Makgeolli, Korean rice wine, contains up to 25 times more farnesol, a compound with anti-tumor properties, research showed Thursday.
Farnesol is an alcohol found in a number of substances including essential oils. Research has shown that farnesol has potent anti-tumor properties even in concentrations as low as 5 milligrams per liter.
In the latest research, a team led by Korea Food Research Institute’s Ha Jae-ho used magnets coated with farnesol-specific nano-particles to detect farnesol in alcoholic beverages available on the local market including beers, wine and makgeolli.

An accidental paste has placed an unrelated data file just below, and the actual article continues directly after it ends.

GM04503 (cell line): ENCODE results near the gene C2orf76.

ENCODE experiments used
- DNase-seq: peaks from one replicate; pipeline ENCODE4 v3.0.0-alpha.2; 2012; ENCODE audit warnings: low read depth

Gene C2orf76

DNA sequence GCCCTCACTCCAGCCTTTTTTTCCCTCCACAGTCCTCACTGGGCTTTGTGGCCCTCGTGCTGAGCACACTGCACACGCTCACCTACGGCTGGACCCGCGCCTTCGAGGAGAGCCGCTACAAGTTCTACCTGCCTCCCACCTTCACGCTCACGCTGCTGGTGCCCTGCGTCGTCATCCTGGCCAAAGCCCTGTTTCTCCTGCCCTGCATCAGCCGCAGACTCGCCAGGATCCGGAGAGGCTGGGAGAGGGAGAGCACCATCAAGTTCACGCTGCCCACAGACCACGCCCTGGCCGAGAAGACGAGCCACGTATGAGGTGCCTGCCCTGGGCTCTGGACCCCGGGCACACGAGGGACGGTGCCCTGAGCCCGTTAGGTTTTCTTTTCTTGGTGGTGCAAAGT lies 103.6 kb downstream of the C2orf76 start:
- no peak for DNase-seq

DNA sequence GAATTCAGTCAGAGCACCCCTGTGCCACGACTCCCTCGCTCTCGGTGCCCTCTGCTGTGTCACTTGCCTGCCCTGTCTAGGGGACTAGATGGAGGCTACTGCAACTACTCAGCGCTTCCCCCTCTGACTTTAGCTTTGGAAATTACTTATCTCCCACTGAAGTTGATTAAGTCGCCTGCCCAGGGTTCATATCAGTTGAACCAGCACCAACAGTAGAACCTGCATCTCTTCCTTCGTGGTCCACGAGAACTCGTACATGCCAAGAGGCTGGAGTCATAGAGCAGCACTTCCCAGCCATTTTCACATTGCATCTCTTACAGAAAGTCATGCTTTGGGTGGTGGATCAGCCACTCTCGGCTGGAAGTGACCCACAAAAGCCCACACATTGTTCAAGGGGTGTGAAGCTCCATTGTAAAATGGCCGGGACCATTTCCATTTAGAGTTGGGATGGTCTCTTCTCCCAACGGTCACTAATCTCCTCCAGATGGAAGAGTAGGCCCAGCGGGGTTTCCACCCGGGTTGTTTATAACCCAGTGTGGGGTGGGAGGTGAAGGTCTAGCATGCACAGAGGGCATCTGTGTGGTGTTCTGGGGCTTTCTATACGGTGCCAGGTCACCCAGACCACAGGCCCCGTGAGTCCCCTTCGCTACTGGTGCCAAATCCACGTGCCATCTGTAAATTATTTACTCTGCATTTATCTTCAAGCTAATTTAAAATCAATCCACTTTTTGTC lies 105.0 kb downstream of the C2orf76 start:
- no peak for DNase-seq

The results showed makgeolli’s farnesol content to be between 150 and 500 parts per million, which is 10 to 25 times higher than that of beers and wines. Some makgeollis were found to have as much as 50 times more farnesol than other alcoholic beverages.
The farnesol content of beer and wines ranges from 15 parts per billion to 20 parts per billion.
Ha’s research also showed that the sediment found in makgeolli contained higher concentration of farnesol than the liquid part.
By Choi He-suk (firstname.lastname@example.org